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By Erin Cox, The Baltimore Sun | July 20, 2012
For sale: painstakingly restored Vietnam War-era Marine helicopter. Records missing, but mounts, gun replicas and rocket pods included. The blades spin, but the 1965 UH-1E Huey gunship is not flyable. To view, visit Cevon McLean's backyard in Lothian. "Everyone said, 'Why'd you buy that?'" McLean said. "Well, because I could. " Last month, McLean posted the "pinnacle" of his collection on Craigslist for $175,000. So far, a man has offered to trade him a Learjet for McLean's piece of military history.
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NEWS
Staff Reports and The Baltimore Sun | October 13, 2014
Maryland State Police say they and federal authorities are investigating a 12-year-old boy who allegedly shined a laser light at a state police helicopter on Sunday night near the Carroll and Howard county line. Police said the helicopter, based in Frederick, was returning from a medevac mission when, in the vicinity of MD Route 27 and MD Route 144 near Mount Airy, a green flash illuminated the cockpit of the aircraft. Police said three more flashes, consistent with that of a laser pointer, were detected.
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NEWS
May 3, 2010
Your article, "Did Delegate pay enough for helicopter stunt?" (April 30) shows how government tries to cover up the true cost of an immature stunt, at the expense of the taxpayer. Del. Jon Cardin's use of the police for his stunt clearly shows he is not able to decide what is morally right. He continues today to refuse to state who the friend of a friend is who set it up and refuses to state who was with him. As a former police officer, I don't think some civilian friend arranged this stunt.
SPORTS
By Katherine Dunn | October 3, 2014
It's not every day a helicopter lands near a high school football field to drop off a major college football coach on a recruiting trip. Thursday afternoon, Penn State coach James Franklin made such a splashy entrance at Woodlawn to see a couple of Franklin's top prospects. While recruiting by helicopter is nothing new for the Nittany Lions coach, it was something new for the Franklin high school players he was there to see. Indians coach Anthony Burgos said Franklin was looking at senior offensive lineman Patrick Allen and junior wide receiver Steven Smothers.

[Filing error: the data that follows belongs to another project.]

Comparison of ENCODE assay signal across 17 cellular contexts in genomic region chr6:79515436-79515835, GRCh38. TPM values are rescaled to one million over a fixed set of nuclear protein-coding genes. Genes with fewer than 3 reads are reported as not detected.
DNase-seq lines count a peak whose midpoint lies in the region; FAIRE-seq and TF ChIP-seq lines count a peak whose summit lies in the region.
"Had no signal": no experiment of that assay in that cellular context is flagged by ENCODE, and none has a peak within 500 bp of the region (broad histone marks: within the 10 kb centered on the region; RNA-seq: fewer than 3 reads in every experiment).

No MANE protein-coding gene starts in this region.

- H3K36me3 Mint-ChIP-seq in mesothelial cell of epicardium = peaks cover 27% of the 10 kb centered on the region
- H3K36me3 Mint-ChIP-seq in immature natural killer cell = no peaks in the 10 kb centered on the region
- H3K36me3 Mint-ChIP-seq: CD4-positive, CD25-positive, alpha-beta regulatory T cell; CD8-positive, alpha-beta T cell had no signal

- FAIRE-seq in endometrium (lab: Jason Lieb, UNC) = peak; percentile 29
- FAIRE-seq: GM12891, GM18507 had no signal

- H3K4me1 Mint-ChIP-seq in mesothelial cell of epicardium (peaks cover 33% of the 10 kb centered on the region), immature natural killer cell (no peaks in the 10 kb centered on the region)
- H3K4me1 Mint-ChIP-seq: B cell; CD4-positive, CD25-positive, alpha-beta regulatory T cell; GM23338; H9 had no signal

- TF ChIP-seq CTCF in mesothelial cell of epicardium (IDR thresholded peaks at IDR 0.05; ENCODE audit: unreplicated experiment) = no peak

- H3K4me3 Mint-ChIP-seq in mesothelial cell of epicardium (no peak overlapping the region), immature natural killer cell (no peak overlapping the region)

NEWS
By Ian Duncan, The Baltimore Sun | January 5, 2013
A Baltimore Police Department's helicopter made an emergency landing in Reedbird Park Friday night after facing technical difficulties, police said. No one was injured in the landing, which was made as a precautionary measure, according to police spokesman Det. Vernon Davis. No details were immediately available about what caused the incident. The helicopter was able to fly back to its helipad shortly after making the landing, Davis said. The Baltimore police aviation unit, which is known as Foxtrot, got four new helicopters with better surveillance tools last year . iduncan@baltsun.com twitter.com/iduncan
TRAVEL
By Michelle Deal-Zimmerman and The Baltimore Sun | January 5, 2012
If you're going down to Ocean City on Friday to enjoy a quiet off-season stay, you may notice something overhead. And it's not the steel beams of the Bay Bridge or the beautiful blue skies. Instead, it's likely to be a U.S. Coast Guard helicopter airlifting a new tower to the jetty at the Ocean City inlet, replacing the old tower that was destroyed by last summer's Hurricane Irene. The new tower will be used for marine navigational purposes. On Friday morning, construction of the new tower will begin. A Coast Guard helicopter will pick up the tower at the Ocean City Municipal Airport and transport it to the inlet that separates Ocean City from Assateague Island.
SPORTS
By Katherine Dunn | October 3, 2014